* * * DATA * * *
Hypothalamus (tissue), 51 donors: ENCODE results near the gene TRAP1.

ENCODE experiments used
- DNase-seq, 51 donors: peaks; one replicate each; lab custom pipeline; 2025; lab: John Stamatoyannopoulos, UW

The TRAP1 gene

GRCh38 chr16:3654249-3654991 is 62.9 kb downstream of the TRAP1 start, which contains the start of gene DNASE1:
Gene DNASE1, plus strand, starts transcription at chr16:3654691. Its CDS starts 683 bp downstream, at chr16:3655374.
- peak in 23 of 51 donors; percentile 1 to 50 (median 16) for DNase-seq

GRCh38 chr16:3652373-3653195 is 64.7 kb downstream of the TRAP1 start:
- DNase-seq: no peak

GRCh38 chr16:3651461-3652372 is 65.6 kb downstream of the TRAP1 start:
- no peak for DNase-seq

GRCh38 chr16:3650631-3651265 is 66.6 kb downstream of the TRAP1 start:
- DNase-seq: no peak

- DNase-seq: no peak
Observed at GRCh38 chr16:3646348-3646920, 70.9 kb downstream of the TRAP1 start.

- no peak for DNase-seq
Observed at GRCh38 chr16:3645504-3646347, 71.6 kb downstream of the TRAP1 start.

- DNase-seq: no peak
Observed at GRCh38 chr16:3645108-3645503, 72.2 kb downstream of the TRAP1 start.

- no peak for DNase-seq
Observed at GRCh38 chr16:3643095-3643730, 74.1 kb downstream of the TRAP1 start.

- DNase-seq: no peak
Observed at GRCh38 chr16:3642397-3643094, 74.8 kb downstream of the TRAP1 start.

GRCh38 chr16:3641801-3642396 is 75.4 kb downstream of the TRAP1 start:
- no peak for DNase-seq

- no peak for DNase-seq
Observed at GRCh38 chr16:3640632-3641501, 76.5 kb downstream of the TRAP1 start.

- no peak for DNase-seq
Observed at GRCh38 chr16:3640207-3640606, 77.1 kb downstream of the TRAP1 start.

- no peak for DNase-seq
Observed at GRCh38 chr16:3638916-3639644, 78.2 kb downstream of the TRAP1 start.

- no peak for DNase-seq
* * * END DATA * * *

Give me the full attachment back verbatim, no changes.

Hypothalamus (tissue), 51 donors: ENCODE results near the gene TRAP1.

ENCODE experiments used
- DNase-seq, 51 donors: peaks; one replicate each; lab custom pipeline; 2025; lab: John Stamatoyannopoulos, UW

The TRAP1 gene

GRCh38 chr16:3654249-3654991 is 62.9 kb downstream of the TRAP1 start, which contains the start of gene DNASE1:
Gene DNASE1, plus strand, starts transcription at chr16:3654691. Its CDS starts 683 bp downstream, at chr16:3655374.
- peak in 23 of 51 donors; percentile 1 to 50 (median 16) for DNase-seq

GRCh38 chr16:3652373-3653195 is 64.7 kb downstream of the TRAP1 start:
- DNase-seq: no peak

GRCh38 chr16:3651461-3652372 is 65.6 kb downstream of the TRAP1 start:
- no peak for DNase-seq

GRCh38 chr16:3650631-3651265 is 66.6 kb downstream of the TRAP1 start:
- DNase-seq: no peak

- DNase-seq: no peak
Observed at GRCh38 chr16:3646348-3646920, 70.9 kb downstream of the TRAP1 start.

- no peak for DNase-seq
Observed at GRCh38 chr16:3645504-3646347, 71.6 kb downstream of the TRAP1 start.

- DNase-seq: no peak
Observed at GRCh38 chr16:3645108-3645503, 72.2 kb downstream of the TRAP1 start.

- no peak for DNase-seq
Observed at GRCh38 chr16:3643095-3643730, 74.1 kb downstream of the TRAP1 start.

- DNase-seq: no peak
Observed at GRCh38 chr16:3642397-3643094, 74.8 kb downstream of the TRAP1 start.

GRCh38 chr16:3641801-3642396 is 75.4 kb downstream of the TRAP1 start:
- no peak for DNase-seq

- no peak for DNase-seq
Observed at GRCh38 chr16:3640632-3641501, 76.5 kb downstream of the TRAP1 start.

- no peak for DNase-seq
Observed at GRCh38 chr16:3640207-3640606, 77.1 kb downstream of the TRAP1 start.

- no peak for DNase-seq
Observed at GRCh38 chr16:3638916-3639644, 78.2 kb downstream of the TRAP1 start.

- no peak for DNase-seq